Agrarian reform lands are lands subject to redistribution under agrarian reform laws aimed at improving equity in land ownership and promoting development in rural areas. These lands are typically redistributed to tenant farmers or beneficiaries identified by government programs who are capable of enhancing agricultural productivity and socioeconomic conditions in their areas.


The Comprehensive Agrarian Reform Program (CARP) governs the distribution and titling of agrarian reform lands in the Philippines. Below is a simplified version of how agrarian reform land is registered. 


  • Gather necessary documents such as the Certificate of Land Ownership Award (CLOA), Emancipation Patent (EP), and other supporting documents.
  • Submit your application along with the required documents to the Department of Agrarian Reform (DAR) office or the Land Management Bureau (LMB) if applicable.
  • The DAR or LMB will process your application and verify the authenticity of the documents. Surveys will be conducted if needed.
  • Once approved, the agrarian reform land title will be issued in your name or the beneficiary’s name to confirm the legal ownership under agrarian reform laws.


Tax Declaration and Land Properties

A tax declaration is a document issued for tax purposes—it is not a proof of ownership. A land title, on the other hand, legally confirms ownership. A tax declaration cannot be solely used as proof of ownership. Rather, it can be used as a supporting document accompanied by actual proof of land ownership.


To register land for titling, a tax declaration is needed. Below are the requirements of the land title application in the Philippines. 

  • A full-size print copy of the survey plan duly approved by the Regional Technical Director, Land Management Service of the DENR, certified as a true copy by the Branch Clerk of Court. (All bearings, distances and the technical descriptions of the land appearing on the plan must be legible)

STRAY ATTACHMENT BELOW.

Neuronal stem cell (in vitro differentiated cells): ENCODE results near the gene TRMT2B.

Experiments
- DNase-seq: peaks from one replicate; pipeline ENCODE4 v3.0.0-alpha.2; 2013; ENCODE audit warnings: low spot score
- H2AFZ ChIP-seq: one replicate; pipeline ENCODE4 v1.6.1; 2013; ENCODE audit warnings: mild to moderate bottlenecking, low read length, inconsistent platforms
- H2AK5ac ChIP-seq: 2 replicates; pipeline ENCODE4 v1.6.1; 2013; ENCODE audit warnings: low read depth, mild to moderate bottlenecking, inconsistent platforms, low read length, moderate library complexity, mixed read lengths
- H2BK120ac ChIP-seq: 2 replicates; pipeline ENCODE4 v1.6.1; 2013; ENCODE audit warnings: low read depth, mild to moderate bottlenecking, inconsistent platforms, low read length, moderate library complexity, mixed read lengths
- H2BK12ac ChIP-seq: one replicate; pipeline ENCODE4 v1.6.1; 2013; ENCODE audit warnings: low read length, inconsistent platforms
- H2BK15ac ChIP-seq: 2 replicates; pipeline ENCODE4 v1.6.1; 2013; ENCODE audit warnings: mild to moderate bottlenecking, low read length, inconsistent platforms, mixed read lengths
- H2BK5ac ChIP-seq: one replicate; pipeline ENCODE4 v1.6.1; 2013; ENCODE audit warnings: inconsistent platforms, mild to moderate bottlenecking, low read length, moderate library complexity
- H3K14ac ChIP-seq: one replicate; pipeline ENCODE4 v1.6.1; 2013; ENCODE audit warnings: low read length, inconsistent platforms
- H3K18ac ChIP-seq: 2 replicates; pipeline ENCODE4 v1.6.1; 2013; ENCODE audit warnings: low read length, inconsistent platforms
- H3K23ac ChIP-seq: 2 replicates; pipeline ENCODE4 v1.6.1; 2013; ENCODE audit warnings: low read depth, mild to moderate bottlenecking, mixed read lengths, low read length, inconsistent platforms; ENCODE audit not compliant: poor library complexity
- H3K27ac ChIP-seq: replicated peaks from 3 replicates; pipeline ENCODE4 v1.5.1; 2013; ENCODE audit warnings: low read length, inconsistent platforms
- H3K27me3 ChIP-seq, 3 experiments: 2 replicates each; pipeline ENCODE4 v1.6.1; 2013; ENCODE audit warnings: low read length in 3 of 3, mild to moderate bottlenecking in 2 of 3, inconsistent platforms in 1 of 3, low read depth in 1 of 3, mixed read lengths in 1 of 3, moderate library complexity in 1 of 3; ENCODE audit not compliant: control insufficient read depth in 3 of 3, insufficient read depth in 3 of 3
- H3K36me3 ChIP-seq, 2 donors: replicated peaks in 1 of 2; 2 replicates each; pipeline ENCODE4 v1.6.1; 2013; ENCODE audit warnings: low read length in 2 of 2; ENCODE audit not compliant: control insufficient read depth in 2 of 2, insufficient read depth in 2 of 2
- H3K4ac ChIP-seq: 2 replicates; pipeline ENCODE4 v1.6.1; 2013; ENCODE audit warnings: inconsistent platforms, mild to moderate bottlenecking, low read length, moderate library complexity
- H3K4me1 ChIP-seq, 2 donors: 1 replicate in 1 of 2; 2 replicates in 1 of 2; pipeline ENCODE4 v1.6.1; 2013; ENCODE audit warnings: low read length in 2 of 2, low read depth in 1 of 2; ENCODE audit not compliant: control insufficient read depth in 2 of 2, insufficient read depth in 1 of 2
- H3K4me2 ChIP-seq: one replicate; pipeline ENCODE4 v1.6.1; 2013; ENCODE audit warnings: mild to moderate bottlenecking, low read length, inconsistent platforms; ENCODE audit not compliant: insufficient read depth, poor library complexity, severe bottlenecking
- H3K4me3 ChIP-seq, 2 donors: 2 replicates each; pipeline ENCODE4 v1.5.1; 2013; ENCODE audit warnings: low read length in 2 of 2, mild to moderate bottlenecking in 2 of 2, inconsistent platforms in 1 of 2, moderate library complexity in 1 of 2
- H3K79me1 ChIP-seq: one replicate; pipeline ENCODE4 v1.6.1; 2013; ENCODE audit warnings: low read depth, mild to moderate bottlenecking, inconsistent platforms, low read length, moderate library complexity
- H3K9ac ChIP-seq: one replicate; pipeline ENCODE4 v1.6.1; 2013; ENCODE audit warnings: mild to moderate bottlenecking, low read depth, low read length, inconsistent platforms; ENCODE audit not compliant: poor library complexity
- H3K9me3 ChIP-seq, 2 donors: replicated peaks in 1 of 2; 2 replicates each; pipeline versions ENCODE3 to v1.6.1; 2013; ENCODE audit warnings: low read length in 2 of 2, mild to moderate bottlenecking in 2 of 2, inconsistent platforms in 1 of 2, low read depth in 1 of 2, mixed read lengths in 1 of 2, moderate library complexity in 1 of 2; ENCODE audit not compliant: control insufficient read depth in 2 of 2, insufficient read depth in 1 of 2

• A clear copy of the accompanying technical description is certified as a true copy by the Branch Clerk of Court.
  • A copy of the latest tax declaration and/or tax assessment;
  • A duly accomplished Geodetic Engineer’s Certificate on the approved plan or Certification in place of a Geodetic Engineer’s Certificate issued by the Regional Technical Director managing the area where the property is located. 
  • Proof of payment of the publication fee by way of official receipt, the case number, and the applicant’s name.


Owning Land in the Philippines

Securing a land title is vital for protecting property rights and ensuring legal ownership in the Philippines. Understanding the types of land that require titles, the information contained in a land title, and the processes for registering different types of land is crucial. Seek legal advice and ensure proper land titling to safeguard your investment and avoid potential disputes.



Angeles, T. (2024, March 29). Register Untitled Land in the Philippines: 6-Step Guide. Own Property Abroad. Retrieved July 3, 2024, from https://ownpropertyabroad.com/philippines/how-to-register-untitled-land-in-the-philippines/

Department of Agrarian Reform. (2024, February 9). Department of Agrarian Reform. Department of Agrarian Reform. Retrieved July 3, 2024, from https://www.dar.gov.ph/

DMCI Leasing. (n.d.). Land Title in the Philippines: Everything You Need to Know – Blog by DMCI Leasing. DMCI Leasing. Retrieved July 3, 2024, from https://leasing.dmcihomes.com/blog/land-titles-philippines/

jur. (n.d.). Land Transaction Rules and Procedures. jur.

Land Registration Authority. (n.d.). Frequently Asked Questions. Land Registration Authority. Retrieved July 3, 2024, from https://lra.gov.ph/frequently-asked-questions/


Do you want more information about this content?

    I accept terms and agreement. See Privacy Policy and Terms of Service

    Share This

    Share on facebook
    Share on twitter
    Share on linkedin
    Share on email

    Related Posts

    Leave a Comment

    Recent Posts